Diet & Weight Management

Fat is a nutrient in food. Like all nutrients, fat is beneficial if consumed in the right amount and the right types. It is harmful to eat either too much or too little of it.

Fat is the most concentrated source of energy, providing 9 calories per gram. It provides essential fatty acids that cannot be made by the body and helps absorption, transportation and storage of fat-soluble vitamins A, D, E and K. Fat also adds aroma, flavour and texture to food.

Fat has several important functions in the body. It is part of the structure of body cells. Fat helps to insulate the body and keeps you warm. It cushions and protects delicate organs like the heart, lungs and kidneys.

The key to getting lean, which is the ultimate goal whether you are losing or gaining weight, is to ensure it is being achieved healthily. As a general guideline, target losing or gaining weight by 1 to 1.5kg per week. Most of the time sudden weight change is due to water content.

In your diet, you will have to make certain changes. Going with a general guideline, you should still fine-tune it to your individual needs. Take salt for example, too much of it can lead to increased blood pressure as well water retention. Then again too little of it can also result in musle cramps.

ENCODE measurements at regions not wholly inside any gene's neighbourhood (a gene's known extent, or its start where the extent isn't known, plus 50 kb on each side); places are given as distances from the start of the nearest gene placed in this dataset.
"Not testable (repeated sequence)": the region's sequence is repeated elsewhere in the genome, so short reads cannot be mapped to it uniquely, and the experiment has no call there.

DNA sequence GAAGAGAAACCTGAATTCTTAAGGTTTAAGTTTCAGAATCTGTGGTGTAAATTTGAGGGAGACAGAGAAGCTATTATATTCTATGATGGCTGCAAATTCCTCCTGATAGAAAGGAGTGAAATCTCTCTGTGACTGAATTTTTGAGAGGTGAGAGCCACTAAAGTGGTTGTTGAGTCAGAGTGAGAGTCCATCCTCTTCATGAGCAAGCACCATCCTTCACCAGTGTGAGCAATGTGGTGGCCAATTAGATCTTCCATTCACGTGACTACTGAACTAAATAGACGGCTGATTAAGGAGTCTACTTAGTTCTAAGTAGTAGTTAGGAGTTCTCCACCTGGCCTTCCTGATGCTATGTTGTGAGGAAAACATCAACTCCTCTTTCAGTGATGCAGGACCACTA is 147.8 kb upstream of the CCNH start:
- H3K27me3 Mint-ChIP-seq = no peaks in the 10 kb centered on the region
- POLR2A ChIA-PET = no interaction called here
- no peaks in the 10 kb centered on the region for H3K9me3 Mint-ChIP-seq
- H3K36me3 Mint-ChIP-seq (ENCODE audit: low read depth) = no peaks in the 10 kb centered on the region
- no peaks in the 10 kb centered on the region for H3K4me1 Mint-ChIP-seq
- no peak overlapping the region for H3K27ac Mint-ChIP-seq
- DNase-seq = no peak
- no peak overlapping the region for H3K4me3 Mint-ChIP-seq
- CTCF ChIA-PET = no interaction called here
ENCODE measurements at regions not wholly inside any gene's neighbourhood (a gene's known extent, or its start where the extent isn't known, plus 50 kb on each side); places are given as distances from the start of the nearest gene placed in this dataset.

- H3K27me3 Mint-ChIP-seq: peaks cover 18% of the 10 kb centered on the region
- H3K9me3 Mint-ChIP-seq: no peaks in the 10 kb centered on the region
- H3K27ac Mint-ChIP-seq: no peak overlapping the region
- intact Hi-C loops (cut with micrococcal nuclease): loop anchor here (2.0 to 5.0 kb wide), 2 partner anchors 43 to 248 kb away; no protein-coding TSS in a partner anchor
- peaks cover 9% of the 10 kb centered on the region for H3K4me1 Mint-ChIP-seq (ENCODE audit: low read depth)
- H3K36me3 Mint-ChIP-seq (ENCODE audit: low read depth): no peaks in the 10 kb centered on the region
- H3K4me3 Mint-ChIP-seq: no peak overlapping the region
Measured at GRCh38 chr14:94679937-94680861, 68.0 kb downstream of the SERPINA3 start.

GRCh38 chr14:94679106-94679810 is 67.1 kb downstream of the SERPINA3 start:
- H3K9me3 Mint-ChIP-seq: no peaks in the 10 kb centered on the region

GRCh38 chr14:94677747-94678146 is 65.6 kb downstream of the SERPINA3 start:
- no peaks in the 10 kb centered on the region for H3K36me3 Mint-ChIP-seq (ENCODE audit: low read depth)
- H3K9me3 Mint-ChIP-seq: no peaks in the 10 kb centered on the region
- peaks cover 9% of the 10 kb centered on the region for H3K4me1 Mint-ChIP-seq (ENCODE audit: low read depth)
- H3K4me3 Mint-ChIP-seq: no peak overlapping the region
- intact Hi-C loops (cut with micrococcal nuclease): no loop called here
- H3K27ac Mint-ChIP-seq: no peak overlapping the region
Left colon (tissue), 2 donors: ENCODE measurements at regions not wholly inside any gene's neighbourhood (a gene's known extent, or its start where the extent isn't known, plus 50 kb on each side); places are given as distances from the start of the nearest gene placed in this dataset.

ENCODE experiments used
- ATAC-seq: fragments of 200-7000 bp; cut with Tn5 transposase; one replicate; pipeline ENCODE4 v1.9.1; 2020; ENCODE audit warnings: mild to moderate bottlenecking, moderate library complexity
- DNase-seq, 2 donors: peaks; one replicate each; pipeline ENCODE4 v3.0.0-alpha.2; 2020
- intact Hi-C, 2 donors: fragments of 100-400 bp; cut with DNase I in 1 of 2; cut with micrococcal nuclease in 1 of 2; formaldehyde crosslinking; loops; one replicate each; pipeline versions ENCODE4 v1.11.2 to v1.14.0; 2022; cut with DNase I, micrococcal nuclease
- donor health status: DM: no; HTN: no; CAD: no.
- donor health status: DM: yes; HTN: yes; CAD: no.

Rather than eat fewer big meals a day, think about having several small meals a day. This will help you manage your calories better in relation to your subsequent activities. Plan your day as several 3-4 hr blocks and choose an appropriate meal for each of them.
Example, a block consisting of a 1 hr workout would require more calories for energy compared to a block which consists of only watching TV.

Exercising will form another component of your weight management programme. For those intending to gain weight, the ideal scenario is for your calories to match if not go slightly above your activity requirements and vice versa for weight loss.

Strength Training for Fat Loss

Most of us want to lose a little bit of body fat.
We’ve been conditioned into believing that cardiovascular exercise is the best way: the harder we go, the more calories we “burn”.

Running makes you sweat and is valuable cardiovascular exercise, but it expends a disappointing 75 calories per kilometer (on average) and it doesn’t stimulate significant muscle development.


The most effective way to change the shape of your body is to engage in strength or resistance training.

We’ve all heard people complain that they cut down on all luxuries in their diet and do so much cardio, and yet after initial decrease in body weight (where they probably lose more muscle than fat), the basic shape and proportion of their body doesn’t really change at all.
Your body’s metabolic rate is a measure of its efficiency in maintaining basic life processes. When you workout, this raises significantly. After training there is a flow-on effect, where metabolism stays elevated for some time.